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Tibetan monk burns himself to death in China

image captionTibetan exiles in India have been holding vigils for the dead monk

A Tibetan monk has burned himself to death in China's Sichuan province, in an apparent anti-Beijing protest.

Activists said the monk, whom they named as Tsewang Norbu, had shouted slogans including "long live the Dalai Lama" before setting himself alight.

A similar action sparked weeks of confrontation earlier this year in another town in Sichuan.

Unrest is fuelled by a widespread belief that the government is suppressing Tibetan culture.

The argument has been going on for decades, with many Tibetans accusing the government of forcing monks to attend re-education camps, encouraging the migration of Han Chinese to Tibetan areas, and crushing any sign of dissent.

But the authorities say they have brought relative wealth and prosperity to a region that was a rural backwater.

Investigation promised

The UK-based Free Tibet group said in a statement that the 29-year-old monk, from the Nyitso Monastery in Dawu town, had doused himself with petrol and set himself alight.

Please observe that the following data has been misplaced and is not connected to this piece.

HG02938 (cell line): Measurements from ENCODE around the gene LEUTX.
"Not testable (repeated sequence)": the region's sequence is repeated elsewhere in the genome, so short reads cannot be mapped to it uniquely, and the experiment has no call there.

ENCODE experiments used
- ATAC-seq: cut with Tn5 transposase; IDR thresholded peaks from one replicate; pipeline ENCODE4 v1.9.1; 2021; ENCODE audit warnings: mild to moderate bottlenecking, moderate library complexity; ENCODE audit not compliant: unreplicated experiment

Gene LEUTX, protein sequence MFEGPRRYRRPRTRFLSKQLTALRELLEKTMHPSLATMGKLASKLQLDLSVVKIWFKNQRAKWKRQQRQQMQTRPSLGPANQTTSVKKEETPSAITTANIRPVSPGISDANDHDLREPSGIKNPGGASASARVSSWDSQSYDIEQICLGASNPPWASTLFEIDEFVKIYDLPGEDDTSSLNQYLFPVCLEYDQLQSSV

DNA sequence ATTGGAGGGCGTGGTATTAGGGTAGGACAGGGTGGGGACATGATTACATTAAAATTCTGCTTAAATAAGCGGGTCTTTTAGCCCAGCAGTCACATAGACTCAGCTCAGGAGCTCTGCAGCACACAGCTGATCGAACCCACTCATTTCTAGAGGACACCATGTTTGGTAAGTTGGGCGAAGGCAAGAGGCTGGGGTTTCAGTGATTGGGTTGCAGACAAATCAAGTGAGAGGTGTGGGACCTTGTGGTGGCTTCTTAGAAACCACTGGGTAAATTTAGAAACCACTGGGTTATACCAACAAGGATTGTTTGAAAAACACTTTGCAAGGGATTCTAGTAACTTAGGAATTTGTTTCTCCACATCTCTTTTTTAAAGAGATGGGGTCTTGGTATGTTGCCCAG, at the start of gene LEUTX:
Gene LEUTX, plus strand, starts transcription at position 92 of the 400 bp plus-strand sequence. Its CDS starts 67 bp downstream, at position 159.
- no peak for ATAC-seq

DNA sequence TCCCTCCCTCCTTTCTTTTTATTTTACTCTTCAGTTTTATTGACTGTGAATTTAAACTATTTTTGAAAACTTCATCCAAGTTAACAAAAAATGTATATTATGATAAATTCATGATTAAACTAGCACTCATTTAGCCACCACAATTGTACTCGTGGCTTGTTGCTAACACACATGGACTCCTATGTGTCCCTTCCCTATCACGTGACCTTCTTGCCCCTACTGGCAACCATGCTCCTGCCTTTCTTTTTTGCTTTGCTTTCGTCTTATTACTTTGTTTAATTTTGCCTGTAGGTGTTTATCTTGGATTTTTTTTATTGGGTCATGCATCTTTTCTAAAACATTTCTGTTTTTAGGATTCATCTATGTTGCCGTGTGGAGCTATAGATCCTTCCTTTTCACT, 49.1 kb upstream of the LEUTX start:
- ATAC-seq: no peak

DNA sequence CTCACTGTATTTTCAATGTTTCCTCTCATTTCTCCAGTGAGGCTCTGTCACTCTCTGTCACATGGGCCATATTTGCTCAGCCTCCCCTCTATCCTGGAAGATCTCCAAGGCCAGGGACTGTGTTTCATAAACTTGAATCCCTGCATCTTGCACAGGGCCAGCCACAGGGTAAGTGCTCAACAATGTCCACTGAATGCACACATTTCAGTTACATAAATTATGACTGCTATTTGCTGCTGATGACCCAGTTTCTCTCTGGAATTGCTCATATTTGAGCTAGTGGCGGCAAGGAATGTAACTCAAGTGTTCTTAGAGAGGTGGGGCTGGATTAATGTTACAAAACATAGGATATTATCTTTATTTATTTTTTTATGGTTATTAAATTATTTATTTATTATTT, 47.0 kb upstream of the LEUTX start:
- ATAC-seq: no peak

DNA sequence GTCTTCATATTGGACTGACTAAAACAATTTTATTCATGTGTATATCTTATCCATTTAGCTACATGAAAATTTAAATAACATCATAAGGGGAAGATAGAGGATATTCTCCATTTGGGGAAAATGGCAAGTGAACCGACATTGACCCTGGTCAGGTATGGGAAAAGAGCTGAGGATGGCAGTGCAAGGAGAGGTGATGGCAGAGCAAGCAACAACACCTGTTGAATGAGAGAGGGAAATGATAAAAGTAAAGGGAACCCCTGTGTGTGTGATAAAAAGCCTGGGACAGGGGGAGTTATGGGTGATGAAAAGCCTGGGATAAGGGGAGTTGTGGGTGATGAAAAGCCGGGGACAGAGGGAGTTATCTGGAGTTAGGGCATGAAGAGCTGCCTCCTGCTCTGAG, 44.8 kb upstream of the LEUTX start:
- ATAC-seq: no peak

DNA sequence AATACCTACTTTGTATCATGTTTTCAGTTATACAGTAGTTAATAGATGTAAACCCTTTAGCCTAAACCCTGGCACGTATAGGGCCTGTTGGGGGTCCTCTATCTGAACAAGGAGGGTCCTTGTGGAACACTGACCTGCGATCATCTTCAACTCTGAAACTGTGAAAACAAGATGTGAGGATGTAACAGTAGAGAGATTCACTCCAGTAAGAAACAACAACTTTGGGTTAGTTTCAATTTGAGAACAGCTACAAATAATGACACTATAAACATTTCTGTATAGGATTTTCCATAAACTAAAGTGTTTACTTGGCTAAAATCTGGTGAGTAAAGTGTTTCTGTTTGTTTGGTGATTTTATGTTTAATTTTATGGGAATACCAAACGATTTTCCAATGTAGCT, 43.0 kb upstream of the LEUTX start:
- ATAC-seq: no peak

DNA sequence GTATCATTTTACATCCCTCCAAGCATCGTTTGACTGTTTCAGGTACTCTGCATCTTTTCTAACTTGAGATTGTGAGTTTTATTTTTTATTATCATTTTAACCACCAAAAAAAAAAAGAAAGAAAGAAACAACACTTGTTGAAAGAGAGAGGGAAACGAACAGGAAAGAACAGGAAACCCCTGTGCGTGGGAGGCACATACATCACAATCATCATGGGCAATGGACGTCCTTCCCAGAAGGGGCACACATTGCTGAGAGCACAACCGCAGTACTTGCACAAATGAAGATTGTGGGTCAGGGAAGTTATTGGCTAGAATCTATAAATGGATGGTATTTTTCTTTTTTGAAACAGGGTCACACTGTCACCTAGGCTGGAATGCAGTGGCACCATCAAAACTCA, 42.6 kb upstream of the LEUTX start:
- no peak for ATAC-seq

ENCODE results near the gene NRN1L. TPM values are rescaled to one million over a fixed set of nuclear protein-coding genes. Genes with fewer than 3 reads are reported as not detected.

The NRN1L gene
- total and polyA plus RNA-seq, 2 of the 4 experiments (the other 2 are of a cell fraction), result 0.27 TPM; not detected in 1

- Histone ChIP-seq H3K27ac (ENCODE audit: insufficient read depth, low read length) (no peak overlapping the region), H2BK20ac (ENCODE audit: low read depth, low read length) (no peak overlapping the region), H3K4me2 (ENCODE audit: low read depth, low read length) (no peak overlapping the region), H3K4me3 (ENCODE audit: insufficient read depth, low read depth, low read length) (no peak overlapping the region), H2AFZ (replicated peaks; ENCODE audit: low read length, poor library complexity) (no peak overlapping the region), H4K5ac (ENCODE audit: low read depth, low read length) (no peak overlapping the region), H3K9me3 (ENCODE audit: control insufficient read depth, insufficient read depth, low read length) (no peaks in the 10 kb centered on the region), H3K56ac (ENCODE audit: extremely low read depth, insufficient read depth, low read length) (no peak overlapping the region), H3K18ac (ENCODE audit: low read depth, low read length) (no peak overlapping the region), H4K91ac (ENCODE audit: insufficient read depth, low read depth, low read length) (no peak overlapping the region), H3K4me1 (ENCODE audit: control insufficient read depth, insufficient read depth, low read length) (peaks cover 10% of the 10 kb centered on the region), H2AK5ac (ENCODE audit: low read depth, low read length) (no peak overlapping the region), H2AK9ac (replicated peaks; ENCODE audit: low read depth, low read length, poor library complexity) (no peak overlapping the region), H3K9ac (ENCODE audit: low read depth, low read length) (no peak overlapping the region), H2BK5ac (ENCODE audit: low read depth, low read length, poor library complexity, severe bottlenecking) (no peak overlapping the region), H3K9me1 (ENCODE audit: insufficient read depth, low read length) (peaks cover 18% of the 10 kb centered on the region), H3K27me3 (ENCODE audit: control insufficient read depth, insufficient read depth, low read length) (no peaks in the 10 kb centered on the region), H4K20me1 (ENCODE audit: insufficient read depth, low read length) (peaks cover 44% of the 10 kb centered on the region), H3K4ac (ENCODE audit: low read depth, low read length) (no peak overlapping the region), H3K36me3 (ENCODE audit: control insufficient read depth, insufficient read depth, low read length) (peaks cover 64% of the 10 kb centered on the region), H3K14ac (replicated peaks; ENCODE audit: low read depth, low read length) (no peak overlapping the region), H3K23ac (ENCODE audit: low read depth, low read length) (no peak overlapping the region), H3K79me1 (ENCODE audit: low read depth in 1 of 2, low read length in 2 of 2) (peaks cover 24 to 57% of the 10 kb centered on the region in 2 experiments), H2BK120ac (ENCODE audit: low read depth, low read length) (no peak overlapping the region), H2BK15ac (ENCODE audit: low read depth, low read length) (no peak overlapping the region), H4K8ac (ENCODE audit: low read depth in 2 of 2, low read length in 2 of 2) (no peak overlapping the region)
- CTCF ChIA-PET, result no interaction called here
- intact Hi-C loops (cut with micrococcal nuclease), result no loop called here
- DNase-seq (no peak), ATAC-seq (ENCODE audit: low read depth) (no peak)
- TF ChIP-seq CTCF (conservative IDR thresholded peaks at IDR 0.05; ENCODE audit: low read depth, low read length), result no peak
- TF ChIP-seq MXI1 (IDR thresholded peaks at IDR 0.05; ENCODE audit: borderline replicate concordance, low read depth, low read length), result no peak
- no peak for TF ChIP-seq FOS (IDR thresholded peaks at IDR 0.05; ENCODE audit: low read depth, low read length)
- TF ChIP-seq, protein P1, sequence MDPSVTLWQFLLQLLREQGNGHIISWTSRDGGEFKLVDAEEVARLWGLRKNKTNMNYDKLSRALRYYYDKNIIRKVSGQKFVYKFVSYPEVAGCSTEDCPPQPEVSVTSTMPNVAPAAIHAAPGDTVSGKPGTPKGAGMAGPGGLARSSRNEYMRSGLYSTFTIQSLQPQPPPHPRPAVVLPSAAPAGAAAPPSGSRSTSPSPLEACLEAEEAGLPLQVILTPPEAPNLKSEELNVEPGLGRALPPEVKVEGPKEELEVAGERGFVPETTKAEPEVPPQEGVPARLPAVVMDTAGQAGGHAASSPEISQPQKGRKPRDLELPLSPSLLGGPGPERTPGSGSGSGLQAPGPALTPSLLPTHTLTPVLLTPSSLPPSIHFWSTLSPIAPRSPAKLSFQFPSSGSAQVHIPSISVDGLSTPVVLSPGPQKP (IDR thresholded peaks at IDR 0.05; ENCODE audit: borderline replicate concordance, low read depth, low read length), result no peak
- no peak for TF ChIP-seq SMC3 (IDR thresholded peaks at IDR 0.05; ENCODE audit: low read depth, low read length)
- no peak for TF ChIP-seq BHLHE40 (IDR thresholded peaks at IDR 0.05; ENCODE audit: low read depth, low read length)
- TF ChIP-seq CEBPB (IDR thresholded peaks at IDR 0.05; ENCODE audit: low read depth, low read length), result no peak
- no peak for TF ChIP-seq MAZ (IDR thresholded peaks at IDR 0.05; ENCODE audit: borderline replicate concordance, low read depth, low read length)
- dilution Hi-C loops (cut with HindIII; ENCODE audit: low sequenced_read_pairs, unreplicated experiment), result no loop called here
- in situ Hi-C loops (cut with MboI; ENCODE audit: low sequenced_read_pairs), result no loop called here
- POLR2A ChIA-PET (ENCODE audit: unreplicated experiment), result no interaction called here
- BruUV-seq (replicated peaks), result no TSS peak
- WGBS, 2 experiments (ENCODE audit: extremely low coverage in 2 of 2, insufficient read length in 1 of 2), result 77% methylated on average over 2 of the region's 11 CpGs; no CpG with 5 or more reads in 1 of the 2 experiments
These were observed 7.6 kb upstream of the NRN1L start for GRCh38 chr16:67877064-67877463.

The group said he had been calling out "we Tibetan people want freedom", "long live the Dalai Lama" and "let the Dalai Lama Return to Tibet".

Most Tibetan monks are loyal to the Dalai Lama, the spiritual leader who has lived in exile in India for decades.

A local hotel receptionist told the AFP news agency the monk had been handing out leaflets before he set himself alight.

"I saw a monk lying on the ground and burning, he died right in front of the county government building," said the receptionist.

The state-run Xinhua news agency quoted local government officials confirming that a monk had died.

The local government has promised to investigate, saying it was not clear why he had set fire to himself.

In March, a monk set light to himself in Aba, about 100 miles (150km) from the latest incident.

Local people accused the authorities of locking down that monastery and carting off monks to be re-educated.

The UN later said up to 300 monks may have been illegally detained.

China has denied the accusations.